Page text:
If you're looking for an understanding of the year's major events, trends, celebrities and products, look no further than the world's most popular search engine. Google has just come out with its "2004 Year-End Google Zeitgeist: Search patterns, trends, and surprises."
In case you're wondering, the Merriam Webster Online dictionary defines zeitgeist as "the general intellectual, moral, and cultural climate of an era" and who better to report those trends than a company that processes billions of searches a year. Although it's not a scientific survey, it is a pretty good view of what Internet users have been curious about during the past 12 months. You'll find it here.
With all due respect for my fellow Web surfers, most don't appear to be all that deep in terms of their interests. The top query for 2004 was Britney Spears, followed by Paris Hilton, Christina Aguilera and, my favorite, Pamela Anderson. The most popular male search terms were Orlando Bloom, Eminem, Usher and Johnny Depp. No literary figures or public servants made the list, though George W. Bush did come out as the most searched after public figure on Google's specialized news search service. His opponent, John Kerry however came out third. The second place honors for "public figure" went to Janet Jackson, which, I guess is appropriate considering how a particular part of her figure was made very public during this year's Super Bowl. As per most-searched TV Shows, forget The West Wing, 60 Minutes, the evening news or anything on PBS. The most popular term was The Simpsons followed by Pokemon and South Park. Spongebob came out No. 5.
And even though Google might be headquartered in California, its audience is clearly international. British soccer star David Beckham came out as the No. 1 sports topic followed by Tour de France, Euro 2004 and, No. 4, NBA. The Boston Red Sox (# 7) beat the New York Yankees (10) online as well as at the ballpark.
Google's image search produced some surprising results. Ferraris, BMWs and Lamborghinis are far too expenses to be among the world's most popular cars, but they are the most searched after automobile images on Google. Perhaps Google users are wishful thinkers or maybe the numbers were influenced by Google employees many of whom actually can afford to buy those cars thanks to the company's wildly successful initial public stock offering.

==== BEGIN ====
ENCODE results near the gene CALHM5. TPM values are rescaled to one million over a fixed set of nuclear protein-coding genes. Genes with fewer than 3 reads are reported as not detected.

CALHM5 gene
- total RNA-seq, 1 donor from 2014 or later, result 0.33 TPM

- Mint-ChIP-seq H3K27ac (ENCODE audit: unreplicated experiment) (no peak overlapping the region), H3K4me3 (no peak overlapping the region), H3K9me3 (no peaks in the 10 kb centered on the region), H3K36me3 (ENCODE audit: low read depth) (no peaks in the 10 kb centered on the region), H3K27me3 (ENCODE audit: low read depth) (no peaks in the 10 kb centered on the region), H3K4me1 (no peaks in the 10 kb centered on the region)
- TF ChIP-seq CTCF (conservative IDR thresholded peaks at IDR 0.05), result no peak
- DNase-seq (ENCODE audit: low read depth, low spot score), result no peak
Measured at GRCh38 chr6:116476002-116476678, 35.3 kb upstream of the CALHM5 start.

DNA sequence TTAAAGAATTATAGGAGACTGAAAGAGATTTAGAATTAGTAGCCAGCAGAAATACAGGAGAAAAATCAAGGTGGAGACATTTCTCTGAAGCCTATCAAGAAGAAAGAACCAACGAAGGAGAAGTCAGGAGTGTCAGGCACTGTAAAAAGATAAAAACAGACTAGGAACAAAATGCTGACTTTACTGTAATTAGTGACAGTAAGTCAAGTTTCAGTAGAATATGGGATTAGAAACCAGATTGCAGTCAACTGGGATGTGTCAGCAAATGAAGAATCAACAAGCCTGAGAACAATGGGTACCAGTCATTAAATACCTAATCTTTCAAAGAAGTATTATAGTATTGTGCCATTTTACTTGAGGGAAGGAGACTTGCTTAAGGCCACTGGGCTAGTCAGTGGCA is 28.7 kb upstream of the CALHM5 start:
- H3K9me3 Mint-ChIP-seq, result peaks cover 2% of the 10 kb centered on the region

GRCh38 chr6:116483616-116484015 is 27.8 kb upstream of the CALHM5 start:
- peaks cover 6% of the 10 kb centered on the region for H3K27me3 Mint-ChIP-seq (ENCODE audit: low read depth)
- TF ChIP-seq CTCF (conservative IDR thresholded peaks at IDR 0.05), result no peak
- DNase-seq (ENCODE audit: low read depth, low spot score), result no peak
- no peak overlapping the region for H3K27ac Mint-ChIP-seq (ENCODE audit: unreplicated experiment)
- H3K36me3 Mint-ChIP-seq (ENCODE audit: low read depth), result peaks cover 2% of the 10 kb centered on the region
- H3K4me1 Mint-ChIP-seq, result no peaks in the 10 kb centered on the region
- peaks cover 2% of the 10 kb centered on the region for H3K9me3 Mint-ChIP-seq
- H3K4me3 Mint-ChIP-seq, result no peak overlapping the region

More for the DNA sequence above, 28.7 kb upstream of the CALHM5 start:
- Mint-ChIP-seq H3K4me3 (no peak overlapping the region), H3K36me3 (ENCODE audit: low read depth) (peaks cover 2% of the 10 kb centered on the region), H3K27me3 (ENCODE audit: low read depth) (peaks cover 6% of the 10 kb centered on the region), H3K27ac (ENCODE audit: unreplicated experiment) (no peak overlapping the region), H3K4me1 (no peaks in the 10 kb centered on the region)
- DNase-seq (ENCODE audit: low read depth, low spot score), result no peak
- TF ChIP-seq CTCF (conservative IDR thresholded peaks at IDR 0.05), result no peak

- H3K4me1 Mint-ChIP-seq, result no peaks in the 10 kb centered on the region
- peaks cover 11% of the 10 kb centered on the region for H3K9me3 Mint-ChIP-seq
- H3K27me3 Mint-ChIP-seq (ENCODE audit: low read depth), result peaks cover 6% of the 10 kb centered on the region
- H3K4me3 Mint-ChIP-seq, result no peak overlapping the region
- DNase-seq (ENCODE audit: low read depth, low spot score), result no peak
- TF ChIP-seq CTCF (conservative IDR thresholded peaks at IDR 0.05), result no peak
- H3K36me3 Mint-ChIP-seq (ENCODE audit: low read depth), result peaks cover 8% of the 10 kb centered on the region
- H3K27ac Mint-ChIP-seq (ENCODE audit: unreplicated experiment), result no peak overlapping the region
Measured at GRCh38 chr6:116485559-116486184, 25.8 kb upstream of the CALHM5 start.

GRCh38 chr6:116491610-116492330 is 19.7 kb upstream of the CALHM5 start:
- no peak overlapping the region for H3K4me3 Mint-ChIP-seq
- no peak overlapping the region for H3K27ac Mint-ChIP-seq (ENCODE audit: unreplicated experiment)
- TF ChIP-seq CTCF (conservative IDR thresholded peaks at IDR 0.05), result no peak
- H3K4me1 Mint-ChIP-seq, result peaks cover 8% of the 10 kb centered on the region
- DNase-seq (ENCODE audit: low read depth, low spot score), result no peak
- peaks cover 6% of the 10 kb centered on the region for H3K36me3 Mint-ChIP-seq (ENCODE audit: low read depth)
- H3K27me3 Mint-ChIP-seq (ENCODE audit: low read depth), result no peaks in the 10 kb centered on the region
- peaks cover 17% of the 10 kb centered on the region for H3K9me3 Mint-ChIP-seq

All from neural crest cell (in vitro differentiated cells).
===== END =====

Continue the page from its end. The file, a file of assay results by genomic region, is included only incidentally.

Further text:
When it comes to searches on Google's product Web site, the number one consumer electronics product is, no surprise, the Apple iPod. digital cameras come out second and "mp3," which really isn't a product, comes out third. Top clothing search terms were bikini, mini skirt, prom dresses and lingerie. Somehow, I have a feeling most of the searchers were men looking for provocatively dressed women rather than women looking for wardrobe items.
The Internet's geek community must have had something to do with SCO Group, a relatively unknown software company, edging out Johnson and Johnson as the top company search term. The tablet pc, which has not been all that popular in terms of sales, led the computer good search terms followed by computer and laptop.
As for food, it's no surprise that pizza came out number one, though one wonders why sushi came out second? The raw fish delicacy was followed by bakery, Chinese and Italian.
Google also offers an interactive search of major events and most popular queries broken down by month. The Weather Channel got a lot of interest in September, probably because of all the hurricanes. Love Poems were a popular topic during February, home to Valentine's Day and Earth Day got a lot of attention during April. Ronald Reagan, who died that month, was the most sought after term in June but Harry Potter was the most searched after image.
The Google zeitgeist doesn't forget years past. No, it goes ALL the way back to 2001, which in Google years, is quite a while ago. Then as now Britney Spears was the top woman search term, but in 2002, she slipped to number two, beat out by Jennifer Lopez. In 2003 Iraq was the number one news query followed by Laci Peterson. The RIAA (Recording Industry Association of America) was number 5 – that's the group that likes to sue people who share copyrighted music files.
Founded in 1998 by two Stanford students, Google has become an important part of our culture "to google" has become a verb and now, thanks to its ability to keep track of billions of search terms, it's turning out to be an interesting portal into the way the culture is evolving.
A syndicated technology columnist for nearly two decades, Larry Magid serves as on air Technology Analyst for CBS Radio News. His technology reports can be heard several times a week on the CBS Radio Network. Magid is the author of several books including "The Little PC Book."